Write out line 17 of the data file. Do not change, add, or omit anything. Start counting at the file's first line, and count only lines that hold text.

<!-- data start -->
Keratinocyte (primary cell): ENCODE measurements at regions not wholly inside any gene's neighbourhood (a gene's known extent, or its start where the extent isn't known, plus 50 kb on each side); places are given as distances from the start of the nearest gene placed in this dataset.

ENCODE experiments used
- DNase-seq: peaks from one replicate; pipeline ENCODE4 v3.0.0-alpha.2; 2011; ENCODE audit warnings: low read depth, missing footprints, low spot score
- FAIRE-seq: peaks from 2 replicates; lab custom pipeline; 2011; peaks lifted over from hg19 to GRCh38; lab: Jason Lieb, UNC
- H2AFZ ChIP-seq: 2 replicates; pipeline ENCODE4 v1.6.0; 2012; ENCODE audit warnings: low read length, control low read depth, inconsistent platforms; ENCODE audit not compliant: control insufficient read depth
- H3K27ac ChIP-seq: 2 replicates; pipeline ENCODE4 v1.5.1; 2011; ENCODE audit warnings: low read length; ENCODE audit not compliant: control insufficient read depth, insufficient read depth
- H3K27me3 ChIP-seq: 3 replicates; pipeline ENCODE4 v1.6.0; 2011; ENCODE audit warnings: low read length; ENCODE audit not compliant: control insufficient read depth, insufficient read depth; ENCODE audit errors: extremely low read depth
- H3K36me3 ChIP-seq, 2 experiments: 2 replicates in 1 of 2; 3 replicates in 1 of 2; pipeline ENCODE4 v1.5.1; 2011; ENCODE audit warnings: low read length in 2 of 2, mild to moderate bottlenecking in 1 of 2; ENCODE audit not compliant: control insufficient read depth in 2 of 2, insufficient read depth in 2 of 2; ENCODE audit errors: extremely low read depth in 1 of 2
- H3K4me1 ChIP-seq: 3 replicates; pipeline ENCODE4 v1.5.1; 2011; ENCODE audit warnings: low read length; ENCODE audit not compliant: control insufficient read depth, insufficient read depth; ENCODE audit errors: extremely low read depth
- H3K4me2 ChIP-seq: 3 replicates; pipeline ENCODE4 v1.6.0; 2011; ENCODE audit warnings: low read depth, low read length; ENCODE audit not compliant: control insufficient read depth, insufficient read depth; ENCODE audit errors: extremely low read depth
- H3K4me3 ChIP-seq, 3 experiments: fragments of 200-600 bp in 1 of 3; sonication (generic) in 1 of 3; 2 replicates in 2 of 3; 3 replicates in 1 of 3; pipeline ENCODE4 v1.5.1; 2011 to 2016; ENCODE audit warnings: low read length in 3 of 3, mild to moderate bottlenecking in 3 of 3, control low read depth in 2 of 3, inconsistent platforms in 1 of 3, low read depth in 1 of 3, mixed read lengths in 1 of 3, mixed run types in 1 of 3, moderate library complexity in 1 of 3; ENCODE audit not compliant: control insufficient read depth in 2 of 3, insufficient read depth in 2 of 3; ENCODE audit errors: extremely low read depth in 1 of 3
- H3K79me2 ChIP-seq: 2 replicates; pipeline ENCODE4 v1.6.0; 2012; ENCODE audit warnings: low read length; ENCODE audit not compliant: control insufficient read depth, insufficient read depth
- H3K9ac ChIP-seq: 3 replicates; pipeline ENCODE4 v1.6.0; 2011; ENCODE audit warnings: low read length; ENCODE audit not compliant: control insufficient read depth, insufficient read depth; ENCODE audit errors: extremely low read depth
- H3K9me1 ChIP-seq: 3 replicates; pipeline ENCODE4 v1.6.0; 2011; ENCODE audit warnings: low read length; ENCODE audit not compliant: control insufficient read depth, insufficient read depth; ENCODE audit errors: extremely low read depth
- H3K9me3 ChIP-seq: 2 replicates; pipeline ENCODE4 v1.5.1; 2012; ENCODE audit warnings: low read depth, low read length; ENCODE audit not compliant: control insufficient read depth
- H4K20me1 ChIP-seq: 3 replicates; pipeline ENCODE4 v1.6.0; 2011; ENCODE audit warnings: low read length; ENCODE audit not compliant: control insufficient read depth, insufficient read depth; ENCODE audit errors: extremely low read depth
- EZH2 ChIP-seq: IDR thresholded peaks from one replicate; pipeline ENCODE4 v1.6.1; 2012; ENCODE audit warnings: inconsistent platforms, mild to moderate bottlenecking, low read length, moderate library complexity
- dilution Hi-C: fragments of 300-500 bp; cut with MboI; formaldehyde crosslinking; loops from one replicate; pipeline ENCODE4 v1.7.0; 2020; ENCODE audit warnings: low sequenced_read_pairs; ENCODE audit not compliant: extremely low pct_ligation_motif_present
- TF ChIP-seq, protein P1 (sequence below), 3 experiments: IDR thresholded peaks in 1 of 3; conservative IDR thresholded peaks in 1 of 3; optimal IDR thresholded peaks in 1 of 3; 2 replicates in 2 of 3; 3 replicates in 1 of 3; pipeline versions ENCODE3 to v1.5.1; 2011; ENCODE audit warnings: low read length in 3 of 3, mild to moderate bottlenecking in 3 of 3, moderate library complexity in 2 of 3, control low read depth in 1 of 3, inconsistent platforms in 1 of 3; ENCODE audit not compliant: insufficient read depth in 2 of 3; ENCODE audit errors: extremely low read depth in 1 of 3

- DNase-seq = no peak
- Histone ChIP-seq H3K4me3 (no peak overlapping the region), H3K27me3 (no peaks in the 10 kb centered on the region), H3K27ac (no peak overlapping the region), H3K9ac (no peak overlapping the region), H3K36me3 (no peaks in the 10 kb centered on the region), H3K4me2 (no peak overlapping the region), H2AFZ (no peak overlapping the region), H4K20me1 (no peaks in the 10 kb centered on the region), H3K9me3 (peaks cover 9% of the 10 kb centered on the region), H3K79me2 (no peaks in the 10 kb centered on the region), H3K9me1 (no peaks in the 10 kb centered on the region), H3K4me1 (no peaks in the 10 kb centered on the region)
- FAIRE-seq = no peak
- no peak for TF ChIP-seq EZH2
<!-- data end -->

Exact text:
- EZH2 ChIP-seq: IDR thresholded peaks from one replicate; pipeline ENCODE4 v1.6.1; 2012; ENCODE audit warnings: inconsistent platforms, mild to moderate bottlenecking, low read length, moderate library complexity